arms bards bear beauty beneath bleft breaſt charms claim court delight earth Edward EPIGRAM Ev'n ev'ry eyes facred fair fame fate fear feel fhade fhall fire flame flave flow fome fond fons force foul ftill fuch fweet gentle give glorious glory grace hand happy head hear heart heav'n Hence honour hope hour human kind king knight land laws lays liberty light loft lord means mind move mufe nature nature's never o'er once paffion pain peace plain pleaſe pleaſure pow'r praiſe pride prince publick rage reafon rife round rule ſhall ſhould ſtate tell thee thefe theſe thine thofe thoſe thou thought thro throne toils train truth vain virtue voice wealth whofe whoſe wife wou'd youth
Page 268 - Gainst graver hours, that bring constraint To sweeten liberty: Some bold adventurers disdain The limits of their little reign And unknown regions dare descry: Still as they run they look behind, They hear a voice in every wind, And snatch a fearful joy.
Page 45 - Seek to be good, but aim not to be great: A woman's noblest station is retreat; Her fairest virtues fly from public sight, Domestic worth, that shuns too strong a light.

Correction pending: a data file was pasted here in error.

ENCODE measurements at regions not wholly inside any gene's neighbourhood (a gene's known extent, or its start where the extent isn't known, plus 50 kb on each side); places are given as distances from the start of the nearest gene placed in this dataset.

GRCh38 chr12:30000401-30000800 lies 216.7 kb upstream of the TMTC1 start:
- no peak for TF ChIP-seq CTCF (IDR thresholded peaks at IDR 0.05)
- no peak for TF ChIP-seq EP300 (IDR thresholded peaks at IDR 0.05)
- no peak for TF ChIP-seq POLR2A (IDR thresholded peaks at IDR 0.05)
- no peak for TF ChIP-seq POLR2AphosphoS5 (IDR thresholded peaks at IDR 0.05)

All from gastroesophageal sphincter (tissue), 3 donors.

Page 270 - That every labouring sinew strains, Those in the deeper vitals rage : Lo, Poverty, to fill the band, That numbs the soul with icy hand And slow-consuming Age. To each his sufferings : all are men, Condemn'd alike to groan ; The tender for another's pain, Th
Page 276 - Eight times emerging from the flood She mew'd to ev'ry watry God, Some speedy aid to send. No Dolphin came, no Nereid stirr'd: Nor cruel Tom, nor Susan heard. A Fav'rite has no friend! From hence, ye Beauties, undeceiv'd, Know, one false step is ne'er retriev'd, And be with caution bold. Not all that tempts your wand'ring eyes And heedless hearts, is lawful prize; Nor all, that glisters, gold.
Page 270 - Th' unfeeling for his own. Yet ah ! why should they know their fate ? Since sorrow never comes too late, And happiness too swiftly flies. Thought would destroy their paradise. No more ; where ignorance is bliss, 'Tis folly to be wise.
Page 267 - A stranger yet to pain! I feel the gales that from ye blow A momentary bliss bestow, As waving fresh their gladsome wing My weary soul they seem to soothe, And, redolent of joy and youth, To breathe a second spring.
Page 39 - To whom I gave my own harmonious lyre, If high exalted on the Throne of Wit, Near Me and Homer thou afpire to...
Page 75 - E'en for the kid or lamb that pour'd its life Beneath the bloody knife, Her gentle tears would fall, Tears from sweet virtue's source, benevolent to all.